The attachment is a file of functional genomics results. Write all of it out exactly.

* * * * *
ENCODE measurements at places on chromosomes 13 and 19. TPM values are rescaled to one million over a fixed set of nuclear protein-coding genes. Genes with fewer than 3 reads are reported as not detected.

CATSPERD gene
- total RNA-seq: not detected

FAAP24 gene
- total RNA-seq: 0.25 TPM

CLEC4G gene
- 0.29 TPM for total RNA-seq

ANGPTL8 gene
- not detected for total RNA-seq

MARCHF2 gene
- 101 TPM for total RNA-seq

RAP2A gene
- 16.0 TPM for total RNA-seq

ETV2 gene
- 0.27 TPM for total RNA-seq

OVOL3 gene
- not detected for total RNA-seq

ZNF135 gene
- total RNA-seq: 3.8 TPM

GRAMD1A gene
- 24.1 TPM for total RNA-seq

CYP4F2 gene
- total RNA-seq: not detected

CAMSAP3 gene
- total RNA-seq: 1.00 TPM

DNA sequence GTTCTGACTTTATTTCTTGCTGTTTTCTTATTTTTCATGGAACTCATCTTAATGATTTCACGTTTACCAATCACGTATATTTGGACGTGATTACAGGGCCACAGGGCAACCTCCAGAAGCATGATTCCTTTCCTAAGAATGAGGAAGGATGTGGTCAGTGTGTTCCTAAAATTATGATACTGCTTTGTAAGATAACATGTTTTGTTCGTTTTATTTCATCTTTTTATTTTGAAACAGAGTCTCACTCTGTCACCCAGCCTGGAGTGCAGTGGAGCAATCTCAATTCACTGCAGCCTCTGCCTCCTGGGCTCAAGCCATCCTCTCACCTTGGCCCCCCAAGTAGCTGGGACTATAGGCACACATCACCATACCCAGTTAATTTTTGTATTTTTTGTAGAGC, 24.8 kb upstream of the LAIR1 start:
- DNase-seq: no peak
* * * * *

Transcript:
ENCODE measurements at places on chromosomes 13 and 19. TPM values are rescaled to one million over a fixed set of nuclear protein-coding genes. Genes with fewer than 3 reads are reported as not detected.

CATSPERD gene
- total RNA-seq: not detected

FAAP24 gene
- total RNA-seq: 0.25 TPM

CLEC4G gene
- 0.29 TPM for total RNA-seq

ANGPTL8 gene
- not detected for total RNA-seq

MARCHF2 gene
- 101 TPM for total RNA-seq

RAP2A gene
- 16.0 TPM for total RNA-seq

ETV2 gene
- 0.27 TPM for total RNA-seq

OVOL3 gene
- not detected for total RNA-seq

ZNF135 gene
- total RNA-seq: 3.8 TPM

GRAMD1A gene
- 24.1 TPM for total RNA-seq

CYP4F2 gene
- total RNA-seq: not detected

CAMSAP3 gene
- total RNA-seq: 1.00 TPM

DNA sequence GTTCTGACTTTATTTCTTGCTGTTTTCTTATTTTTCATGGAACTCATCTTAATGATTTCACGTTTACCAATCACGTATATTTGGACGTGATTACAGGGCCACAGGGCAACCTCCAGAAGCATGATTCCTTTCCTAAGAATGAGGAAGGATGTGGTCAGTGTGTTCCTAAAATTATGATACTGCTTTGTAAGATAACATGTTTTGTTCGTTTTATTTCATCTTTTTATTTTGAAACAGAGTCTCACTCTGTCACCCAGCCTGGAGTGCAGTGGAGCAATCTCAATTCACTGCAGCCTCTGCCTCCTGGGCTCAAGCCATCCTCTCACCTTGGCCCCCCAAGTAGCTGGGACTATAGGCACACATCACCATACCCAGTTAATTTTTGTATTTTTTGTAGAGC, 24.8 kb upstream of the LAIR1 start:
- DNase-seq: no peak